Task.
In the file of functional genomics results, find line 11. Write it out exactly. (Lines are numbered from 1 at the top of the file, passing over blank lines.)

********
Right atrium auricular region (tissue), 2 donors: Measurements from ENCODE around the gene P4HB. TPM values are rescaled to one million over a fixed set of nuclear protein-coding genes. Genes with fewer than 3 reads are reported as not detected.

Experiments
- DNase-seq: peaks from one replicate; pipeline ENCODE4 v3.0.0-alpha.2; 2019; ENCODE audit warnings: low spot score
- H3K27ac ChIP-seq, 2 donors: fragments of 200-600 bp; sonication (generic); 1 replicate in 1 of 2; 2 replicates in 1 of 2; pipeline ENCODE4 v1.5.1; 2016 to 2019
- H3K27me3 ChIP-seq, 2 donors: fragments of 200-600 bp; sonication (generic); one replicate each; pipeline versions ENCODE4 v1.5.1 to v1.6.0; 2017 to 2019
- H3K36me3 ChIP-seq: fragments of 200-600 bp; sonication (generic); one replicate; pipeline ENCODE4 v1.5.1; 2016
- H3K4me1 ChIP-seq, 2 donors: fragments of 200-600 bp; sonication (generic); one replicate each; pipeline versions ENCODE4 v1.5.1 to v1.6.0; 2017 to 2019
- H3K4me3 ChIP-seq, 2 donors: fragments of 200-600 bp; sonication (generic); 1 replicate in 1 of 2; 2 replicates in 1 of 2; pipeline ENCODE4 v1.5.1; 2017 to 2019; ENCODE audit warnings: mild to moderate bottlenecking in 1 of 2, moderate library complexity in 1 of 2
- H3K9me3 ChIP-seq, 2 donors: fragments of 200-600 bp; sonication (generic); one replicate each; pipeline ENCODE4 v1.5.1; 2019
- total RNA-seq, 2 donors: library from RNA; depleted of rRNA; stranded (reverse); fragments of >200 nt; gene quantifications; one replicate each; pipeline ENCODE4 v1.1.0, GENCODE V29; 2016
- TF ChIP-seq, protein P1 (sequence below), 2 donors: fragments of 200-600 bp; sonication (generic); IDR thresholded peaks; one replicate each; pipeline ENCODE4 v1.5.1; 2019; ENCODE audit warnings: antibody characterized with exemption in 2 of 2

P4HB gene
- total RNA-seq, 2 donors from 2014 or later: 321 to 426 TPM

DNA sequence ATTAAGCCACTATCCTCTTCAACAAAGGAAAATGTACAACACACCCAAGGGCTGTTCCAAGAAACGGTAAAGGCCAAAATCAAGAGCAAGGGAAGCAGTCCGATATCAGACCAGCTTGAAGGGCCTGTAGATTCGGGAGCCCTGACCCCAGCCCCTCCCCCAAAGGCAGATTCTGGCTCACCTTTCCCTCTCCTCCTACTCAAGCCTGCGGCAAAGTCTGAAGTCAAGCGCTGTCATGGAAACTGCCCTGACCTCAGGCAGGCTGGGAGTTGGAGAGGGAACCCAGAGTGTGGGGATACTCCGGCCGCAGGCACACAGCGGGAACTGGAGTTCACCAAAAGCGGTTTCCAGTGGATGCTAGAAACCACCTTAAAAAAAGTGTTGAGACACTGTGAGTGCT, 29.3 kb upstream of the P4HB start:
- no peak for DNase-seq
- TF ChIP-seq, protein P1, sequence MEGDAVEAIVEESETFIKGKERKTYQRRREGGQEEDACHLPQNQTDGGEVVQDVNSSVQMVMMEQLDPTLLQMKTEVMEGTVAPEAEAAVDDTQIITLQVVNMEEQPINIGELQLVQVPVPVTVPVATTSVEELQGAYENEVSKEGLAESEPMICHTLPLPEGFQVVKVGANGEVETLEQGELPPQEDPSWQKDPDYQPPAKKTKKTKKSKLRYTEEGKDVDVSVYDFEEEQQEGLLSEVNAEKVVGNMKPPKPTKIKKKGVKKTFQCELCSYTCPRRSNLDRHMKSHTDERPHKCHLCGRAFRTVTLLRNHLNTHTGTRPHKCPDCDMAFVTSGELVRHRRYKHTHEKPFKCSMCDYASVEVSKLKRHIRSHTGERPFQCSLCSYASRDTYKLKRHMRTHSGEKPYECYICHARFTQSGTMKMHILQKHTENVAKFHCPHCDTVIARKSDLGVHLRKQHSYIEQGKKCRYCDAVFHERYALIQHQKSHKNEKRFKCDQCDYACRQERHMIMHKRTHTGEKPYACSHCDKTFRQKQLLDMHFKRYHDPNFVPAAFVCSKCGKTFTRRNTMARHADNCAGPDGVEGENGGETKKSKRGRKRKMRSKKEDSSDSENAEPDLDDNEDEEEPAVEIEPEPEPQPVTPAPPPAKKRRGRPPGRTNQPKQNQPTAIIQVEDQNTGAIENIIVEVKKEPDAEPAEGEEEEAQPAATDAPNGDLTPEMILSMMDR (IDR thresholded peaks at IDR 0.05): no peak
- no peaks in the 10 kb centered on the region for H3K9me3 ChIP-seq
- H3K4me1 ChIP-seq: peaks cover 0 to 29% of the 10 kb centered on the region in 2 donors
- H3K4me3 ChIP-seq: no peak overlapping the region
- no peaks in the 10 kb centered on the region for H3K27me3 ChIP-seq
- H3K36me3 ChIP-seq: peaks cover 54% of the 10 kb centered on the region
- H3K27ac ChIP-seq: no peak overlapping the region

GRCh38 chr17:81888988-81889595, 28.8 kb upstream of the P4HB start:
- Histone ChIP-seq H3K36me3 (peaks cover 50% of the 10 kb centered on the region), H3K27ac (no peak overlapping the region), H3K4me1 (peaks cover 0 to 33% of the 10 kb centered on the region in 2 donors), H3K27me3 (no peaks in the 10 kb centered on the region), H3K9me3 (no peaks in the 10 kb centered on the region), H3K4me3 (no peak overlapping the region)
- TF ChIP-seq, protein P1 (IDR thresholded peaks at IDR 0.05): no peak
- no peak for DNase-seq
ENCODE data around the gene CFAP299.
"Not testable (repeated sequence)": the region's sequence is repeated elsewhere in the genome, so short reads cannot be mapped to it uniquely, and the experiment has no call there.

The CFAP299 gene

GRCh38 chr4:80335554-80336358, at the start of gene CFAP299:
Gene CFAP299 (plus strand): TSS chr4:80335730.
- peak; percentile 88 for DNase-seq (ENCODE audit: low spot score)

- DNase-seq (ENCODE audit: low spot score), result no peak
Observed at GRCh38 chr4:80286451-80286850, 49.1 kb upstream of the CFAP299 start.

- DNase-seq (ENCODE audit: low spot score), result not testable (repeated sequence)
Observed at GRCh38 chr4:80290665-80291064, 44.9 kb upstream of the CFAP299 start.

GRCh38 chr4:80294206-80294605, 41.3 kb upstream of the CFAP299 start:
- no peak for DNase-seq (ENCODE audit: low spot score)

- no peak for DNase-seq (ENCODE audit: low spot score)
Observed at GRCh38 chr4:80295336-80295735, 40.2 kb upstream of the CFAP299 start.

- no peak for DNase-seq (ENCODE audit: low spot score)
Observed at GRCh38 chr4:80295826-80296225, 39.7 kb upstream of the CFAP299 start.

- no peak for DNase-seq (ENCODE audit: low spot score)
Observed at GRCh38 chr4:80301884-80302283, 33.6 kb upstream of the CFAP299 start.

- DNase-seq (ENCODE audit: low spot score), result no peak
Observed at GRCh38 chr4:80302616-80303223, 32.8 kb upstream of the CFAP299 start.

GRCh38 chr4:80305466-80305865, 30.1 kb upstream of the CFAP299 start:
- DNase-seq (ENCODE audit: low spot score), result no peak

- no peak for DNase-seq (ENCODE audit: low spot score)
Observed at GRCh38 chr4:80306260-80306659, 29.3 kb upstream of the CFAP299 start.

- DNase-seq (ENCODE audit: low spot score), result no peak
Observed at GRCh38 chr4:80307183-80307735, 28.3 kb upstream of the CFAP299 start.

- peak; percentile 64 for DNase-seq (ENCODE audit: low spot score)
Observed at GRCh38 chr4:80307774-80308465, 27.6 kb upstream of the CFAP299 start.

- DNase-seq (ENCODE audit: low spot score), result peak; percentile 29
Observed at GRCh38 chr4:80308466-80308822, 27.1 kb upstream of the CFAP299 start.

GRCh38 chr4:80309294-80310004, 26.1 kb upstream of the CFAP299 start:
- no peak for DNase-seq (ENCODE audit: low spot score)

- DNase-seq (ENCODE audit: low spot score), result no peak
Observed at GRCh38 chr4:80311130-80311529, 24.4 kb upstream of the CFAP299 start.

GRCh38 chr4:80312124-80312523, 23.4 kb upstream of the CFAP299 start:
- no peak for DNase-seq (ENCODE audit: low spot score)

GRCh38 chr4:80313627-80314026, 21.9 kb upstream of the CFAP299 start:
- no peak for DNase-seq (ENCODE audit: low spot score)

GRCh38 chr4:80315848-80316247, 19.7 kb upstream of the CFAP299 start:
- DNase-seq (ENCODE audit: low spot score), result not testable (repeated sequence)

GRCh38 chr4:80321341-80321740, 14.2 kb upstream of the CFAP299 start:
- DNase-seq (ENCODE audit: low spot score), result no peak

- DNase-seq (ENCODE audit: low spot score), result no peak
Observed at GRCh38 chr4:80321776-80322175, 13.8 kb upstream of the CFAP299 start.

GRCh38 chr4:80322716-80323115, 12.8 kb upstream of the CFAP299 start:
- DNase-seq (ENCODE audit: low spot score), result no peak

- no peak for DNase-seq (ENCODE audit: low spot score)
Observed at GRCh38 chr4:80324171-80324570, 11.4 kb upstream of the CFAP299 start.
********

- TF ChIP-seq, protein P1 (sequence below), 2 donors: fragments of 200-600 bp; sonication (generic); IDR thresholded peaks; one replicate each; pipeline ENCODE4 v1.5.1; 2019; ENCODE audit warnings: antibody characterized with exemption in 2 of 2